The Meaning Hidden in the Construction
Fr. James Chelich, 1995
A cross is constructed of two beams: an upright or vertical beam, and a horizontal beam. Each beam “says” something. It possesses a psychological meaning. The upright or vertical beam says, “God controls.” the horizontal beam says, “I control.”
G O D I C O N T R O L C O N T R O L S
Fixed together to form a cross, they express the inner conflict with God experienced at one time or another by every woman or man: “God does not control the way I want things controlled.” “God does not control according to my wants, my expectations, my demands.” The cross expresses our fundamental problem with God: God is not the god I would be. Our wills are sharply opposed to God’s at a number of critical points, on a number of issues. This creates an uncomfortable, even painful tension. We resolve this tension in our favor philosophically by saying, “If there is to be true freedom, I must be in control.” We resolve the problem theologically by saying, “After all, were we not created to ‘be like gods?’”(Gn 3:5)
Why People Stand at a Distance from Crosses
Getting too near a cross is painful. Not only does it express too clearly the conflict with God we carry within us, it brings to memory too well the past (and present) consequences of our controlling: the opportunities for growth and change we shut down by our need to be in control, and the people we crucified with the words and actions we used to take control. Somehow, down deep, a man or woman knows that if they get too near a cross they might see all this and have to admit: “I am out of control!” At the cross our most cherished illusion is shattered and we are challenged to embrace the most fundamental and painful of all human truths: “I am not God.”
Cross or Crucifix?
For a Catholic there is no such thing as a cross without someone hanging on it. The only cross we know is the crucifix. This does not mean that it is any easier for us to get near the cross, face the consequences of “I control”, or embrace the truth that our lives are out of control. It does mean that when we find the courage to approach the cross or discover that the cross has found us, we need only look up and we will see our God, hanging there, waiting for us.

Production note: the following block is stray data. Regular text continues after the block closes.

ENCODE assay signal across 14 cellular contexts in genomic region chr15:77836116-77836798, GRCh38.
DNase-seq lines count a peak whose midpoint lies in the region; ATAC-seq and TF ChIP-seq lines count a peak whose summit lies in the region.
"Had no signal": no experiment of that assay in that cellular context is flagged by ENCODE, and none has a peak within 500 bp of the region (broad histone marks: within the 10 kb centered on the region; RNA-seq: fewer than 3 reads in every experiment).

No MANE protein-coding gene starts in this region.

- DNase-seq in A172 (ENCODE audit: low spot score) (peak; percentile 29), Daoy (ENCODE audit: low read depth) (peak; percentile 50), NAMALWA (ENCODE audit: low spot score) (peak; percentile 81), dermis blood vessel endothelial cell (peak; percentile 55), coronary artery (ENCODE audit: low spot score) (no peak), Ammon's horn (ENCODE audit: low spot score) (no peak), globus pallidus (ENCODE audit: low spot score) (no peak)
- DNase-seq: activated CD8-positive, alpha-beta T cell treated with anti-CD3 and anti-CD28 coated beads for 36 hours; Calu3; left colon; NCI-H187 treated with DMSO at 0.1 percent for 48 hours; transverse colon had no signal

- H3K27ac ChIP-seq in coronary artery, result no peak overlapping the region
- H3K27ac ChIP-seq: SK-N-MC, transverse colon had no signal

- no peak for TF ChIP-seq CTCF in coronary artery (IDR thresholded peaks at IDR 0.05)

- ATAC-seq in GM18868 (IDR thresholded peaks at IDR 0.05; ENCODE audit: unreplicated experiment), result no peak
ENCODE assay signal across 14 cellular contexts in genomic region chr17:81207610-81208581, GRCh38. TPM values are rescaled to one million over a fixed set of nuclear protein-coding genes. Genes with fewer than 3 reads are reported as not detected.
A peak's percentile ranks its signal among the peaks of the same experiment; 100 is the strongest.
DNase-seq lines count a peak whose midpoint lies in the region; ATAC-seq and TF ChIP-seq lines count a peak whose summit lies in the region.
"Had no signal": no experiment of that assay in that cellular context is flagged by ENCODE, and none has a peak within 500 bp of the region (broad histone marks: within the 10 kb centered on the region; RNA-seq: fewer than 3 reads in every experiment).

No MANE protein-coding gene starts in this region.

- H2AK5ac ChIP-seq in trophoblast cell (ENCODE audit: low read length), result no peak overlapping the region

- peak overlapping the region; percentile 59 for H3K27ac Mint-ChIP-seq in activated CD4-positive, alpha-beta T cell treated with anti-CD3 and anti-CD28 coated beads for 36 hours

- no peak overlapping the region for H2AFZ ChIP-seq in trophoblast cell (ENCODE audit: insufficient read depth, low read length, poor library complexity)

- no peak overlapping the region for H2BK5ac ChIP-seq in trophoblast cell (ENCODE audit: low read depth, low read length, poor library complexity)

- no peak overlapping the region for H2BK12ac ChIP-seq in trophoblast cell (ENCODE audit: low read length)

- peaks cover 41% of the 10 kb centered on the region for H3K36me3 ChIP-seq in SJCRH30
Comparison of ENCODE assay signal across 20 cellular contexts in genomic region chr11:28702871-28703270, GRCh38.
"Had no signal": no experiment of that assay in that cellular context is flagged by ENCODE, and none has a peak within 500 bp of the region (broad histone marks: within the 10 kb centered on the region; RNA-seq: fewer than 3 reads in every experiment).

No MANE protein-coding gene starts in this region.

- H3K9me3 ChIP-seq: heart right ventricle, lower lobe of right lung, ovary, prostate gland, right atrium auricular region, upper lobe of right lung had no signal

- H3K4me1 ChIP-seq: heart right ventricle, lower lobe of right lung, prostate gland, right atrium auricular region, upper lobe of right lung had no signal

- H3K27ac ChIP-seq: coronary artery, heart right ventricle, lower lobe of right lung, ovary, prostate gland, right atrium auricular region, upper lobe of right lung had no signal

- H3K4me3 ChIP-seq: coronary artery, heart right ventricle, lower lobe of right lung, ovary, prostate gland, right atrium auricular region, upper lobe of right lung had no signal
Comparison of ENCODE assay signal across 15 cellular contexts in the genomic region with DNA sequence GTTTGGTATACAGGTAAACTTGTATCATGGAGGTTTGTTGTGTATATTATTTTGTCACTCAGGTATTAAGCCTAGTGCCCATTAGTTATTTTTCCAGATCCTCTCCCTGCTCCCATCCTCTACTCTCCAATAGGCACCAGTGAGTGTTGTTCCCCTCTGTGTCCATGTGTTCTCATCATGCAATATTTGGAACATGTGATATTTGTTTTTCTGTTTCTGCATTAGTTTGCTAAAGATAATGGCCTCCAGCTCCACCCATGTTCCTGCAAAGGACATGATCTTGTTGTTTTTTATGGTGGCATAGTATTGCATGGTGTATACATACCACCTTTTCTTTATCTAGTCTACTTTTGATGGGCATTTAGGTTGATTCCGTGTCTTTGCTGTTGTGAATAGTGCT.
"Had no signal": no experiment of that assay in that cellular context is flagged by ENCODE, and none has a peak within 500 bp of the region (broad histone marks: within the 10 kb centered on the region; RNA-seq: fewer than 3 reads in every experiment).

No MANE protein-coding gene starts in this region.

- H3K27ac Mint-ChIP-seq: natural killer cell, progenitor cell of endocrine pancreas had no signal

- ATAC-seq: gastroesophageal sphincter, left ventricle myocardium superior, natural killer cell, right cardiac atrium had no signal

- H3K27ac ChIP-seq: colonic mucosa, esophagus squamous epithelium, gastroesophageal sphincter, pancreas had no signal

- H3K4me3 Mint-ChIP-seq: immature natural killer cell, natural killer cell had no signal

God’s Presence Makes a Difference
God’s presence on the cross makes the cross an expression of something new and very different. It now says: “You are loved, you don’t have to control.” Once you open your heart to hear this, the entire psychological meaning of the cross is transformed. The two beams take on an entirely new meaning. The upright or vertical beam now says: “God initiates.” The horizontal beam now says: “I respond.” The beams joined together to form the cross now express a whole new pattern of relation-ship with God, others and the world around you:
“God initiates, I respond” The tremendous pressure in me to “fix” and make everything right is broken. “God initiates, I contribute” I contribute out of my gifts and talents, out of who I am and what I have to offer in the moment. “God initiates, I embrace” With human hands and heart and mind I embrace what God is doing in my life, in the life of another or in the world around me.
What was a symbol of endless conflict, crucifixion and death now becomes an expression of being loved and the expression of a new pattern of life. We can now come back to our original question:
How do You make the Sign of the Cross? G O D I C O N T R O L C O N T R O L S
G G G O O O D D D I R E S P O N D I C O N T R I B U T E I E M B R A C E I I I N N N I I I T T T I I I A A A T T T E E E S S S
“May I never boast of anything but the cross of our Lord Jesus Christ! Through it the world has been crucified to me and I to the world… All that matters is that one is created anew. Peace and mercy on all who follow this rule of life.” Galatians 6:14-16